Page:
LITERARY GAZETTE 2012 • Page 9
Fast By JACQUELINE DOOLEY I am that flock of blackbirds, startled taking flight in a synchronous wave the blast of air carrying me, getting up under my wings but I’m not afraid of speed or a sudden change in direction because I have the flock. I am the flock. And the road is the sky, unwinding endlessly before me I am that horse whose pasture rolls along, green hills with a rising crest of mountains I can run fast very fast surging past the earth, barely touching it As I join the herd I am the herd. These aren’t fences that confine me they are doorways swinging open with each beat of my hooves I am a clockwork woman, switching my gears with every hill and drop I bend with the road bounding forward on round legs feet immune to the rocks that want to slice open tender human soles
CARLEY BROOK ROAD | 7AM Page 10 • LITERARY GAZETTE 2012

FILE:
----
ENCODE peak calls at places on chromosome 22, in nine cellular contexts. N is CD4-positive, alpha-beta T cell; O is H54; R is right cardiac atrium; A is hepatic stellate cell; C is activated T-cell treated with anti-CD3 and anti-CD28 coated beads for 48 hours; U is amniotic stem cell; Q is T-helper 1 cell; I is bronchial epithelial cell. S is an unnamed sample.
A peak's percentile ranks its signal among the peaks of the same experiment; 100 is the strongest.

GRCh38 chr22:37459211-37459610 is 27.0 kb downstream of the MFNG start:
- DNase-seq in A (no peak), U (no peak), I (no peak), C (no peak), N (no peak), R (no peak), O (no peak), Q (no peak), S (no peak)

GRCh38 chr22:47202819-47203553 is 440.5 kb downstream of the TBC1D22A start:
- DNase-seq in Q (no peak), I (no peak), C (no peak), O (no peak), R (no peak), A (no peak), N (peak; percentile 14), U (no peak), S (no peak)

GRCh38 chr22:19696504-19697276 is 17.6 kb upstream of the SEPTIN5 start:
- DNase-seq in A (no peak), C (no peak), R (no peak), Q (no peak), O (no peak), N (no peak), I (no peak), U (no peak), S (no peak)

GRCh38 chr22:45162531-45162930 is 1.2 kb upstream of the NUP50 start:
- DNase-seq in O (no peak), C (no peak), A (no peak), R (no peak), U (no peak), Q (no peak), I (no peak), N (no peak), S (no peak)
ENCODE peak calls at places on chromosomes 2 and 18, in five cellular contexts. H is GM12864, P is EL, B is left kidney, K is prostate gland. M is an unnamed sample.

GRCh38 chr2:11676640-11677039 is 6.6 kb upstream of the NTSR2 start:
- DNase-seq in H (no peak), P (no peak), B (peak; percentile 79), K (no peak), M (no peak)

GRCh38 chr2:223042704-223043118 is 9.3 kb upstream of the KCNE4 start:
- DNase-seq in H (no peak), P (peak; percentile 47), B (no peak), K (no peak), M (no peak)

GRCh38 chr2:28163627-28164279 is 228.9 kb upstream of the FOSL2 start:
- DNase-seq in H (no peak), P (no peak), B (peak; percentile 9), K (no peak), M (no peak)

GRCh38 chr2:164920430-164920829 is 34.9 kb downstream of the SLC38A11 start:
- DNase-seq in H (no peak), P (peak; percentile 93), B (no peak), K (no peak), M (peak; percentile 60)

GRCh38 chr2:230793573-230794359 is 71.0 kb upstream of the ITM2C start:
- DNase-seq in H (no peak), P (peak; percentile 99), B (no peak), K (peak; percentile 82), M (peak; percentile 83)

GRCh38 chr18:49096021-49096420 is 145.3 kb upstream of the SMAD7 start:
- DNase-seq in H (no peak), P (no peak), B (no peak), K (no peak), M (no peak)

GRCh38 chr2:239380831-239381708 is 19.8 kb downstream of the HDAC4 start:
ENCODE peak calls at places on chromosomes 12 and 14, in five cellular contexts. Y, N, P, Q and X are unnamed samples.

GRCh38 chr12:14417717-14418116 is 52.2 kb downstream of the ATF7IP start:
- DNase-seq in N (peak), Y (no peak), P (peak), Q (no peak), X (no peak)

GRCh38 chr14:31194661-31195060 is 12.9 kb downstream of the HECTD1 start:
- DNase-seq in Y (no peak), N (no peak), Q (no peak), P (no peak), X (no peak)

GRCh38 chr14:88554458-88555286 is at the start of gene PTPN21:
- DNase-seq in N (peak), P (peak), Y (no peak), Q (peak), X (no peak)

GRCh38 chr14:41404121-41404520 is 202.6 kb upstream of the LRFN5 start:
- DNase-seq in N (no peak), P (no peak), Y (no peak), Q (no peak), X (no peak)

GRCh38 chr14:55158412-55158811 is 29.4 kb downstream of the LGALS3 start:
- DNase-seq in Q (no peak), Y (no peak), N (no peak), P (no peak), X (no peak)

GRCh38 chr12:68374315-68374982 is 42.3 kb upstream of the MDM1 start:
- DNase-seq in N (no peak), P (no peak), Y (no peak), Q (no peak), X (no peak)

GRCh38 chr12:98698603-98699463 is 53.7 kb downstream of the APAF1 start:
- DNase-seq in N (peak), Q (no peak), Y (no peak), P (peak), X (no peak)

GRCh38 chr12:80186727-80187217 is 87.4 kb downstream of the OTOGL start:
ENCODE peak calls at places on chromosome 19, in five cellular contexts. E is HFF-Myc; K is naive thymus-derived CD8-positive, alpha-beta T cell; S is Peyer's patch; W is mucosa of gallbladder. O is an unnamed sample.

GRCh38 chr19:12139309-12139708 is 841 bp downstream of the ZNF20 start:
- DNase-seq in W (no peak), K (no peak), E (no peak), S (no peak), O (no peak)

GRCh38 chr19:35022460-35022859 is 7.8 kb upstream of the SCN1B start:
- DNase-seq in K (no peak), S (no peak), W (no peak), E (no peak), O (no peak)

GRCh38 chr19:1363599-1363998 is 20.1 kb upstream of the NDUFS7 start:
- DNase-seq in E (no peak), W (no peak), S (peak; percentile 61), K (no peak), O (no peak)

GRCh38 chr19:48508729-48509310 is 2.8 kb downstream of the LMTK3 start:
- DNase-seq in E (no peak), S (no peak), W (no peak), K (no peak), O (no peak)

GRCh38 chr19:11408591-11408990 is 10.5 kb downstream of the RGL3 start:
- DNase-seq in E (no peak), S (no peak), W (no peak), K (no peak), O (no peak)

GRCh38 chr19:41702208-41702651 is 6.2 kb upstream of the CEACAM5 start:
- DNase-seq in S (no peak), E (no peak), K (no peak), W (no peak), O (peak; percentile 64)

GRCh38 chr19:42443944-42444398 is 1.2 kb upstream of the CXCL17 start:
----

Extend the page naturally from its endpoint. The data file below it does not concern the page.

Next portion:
What You’re Looking for Is Looking for You By KIRPAL GORDON Admit, first, that you weren’t in the crosswalk, that you didn’t see the car coming and that while you’re up in the air time really does slow down, so before you return to earth, know that you’re a long way from the streets of New York now, that the road’s end you’re about to behold offers no consolation, but in the language spoken here, what you’re looking for is looking for you. So don’t lose heart because on this side of the veil you’ve fallen in the sand with the sun blazing twelve golden rays through your cranium’s brainstem: a walled city will yet appear on the horizon just around the next bend! If you’re still concerned with how you might land on that other side of the veil, you won’t see the city shimmering beyond the dunes, but sooner or later you will and when you do, you won’t care why it appears out of nowhere in the middle of what was a New York afternoon or who Buster Keaton waits for while playing solitaire because you’ll approach with a lover’s abandon knowing here is water and well, your journey complete, the mystery unfolded, the roundness of all roads shining in the silence of the sun, the edge the troubadours reach for in song, one world’s death birthing another made manifest. Nevertheless, there’s no entrance. Only jagged glass welcomes those scaling her walls. To enter, become with your whole heart your intention, and like all things, your intention shall come to pass. It’s why the City of Karmic Completion is so named, why you’ve discovered what others insist doesn’t exist. Once inside her gates, appear to notice no one and no one will appear to notice you. Past the fakirs on their beds of nails and the sadhus coated in ashes, find the stall that sells the hazelnut. For the city to have meaning chew the nut slowly and swallow the pieces before its subtle sweetness reveals the city’s deepest secret: although you’re no longer alive, the delicious taste of the hazelnut does not stop but only turns, as all things will, into something else. Buster Keaton knows this but keeps a straight face, the same one he wore years earlier in a Hollywood classic now being shown at the city’s cinema. There’s world enough and time before the show begins except that the hazelnut stall is hard to find and the afternoon heat is so killing that even Samuel Beckett stops filming Mr. Keaton who in silent deadpan watches Rocky Colavito stretch his back in a full nelson with his bat. Veiled women in black surround him, paid to weep and wail for who can forget how Rocky blasts a cold beer Cleveland Indian homer? Further up the midway, Wilhelm Reich tells reporters how his orgone box drew rain during a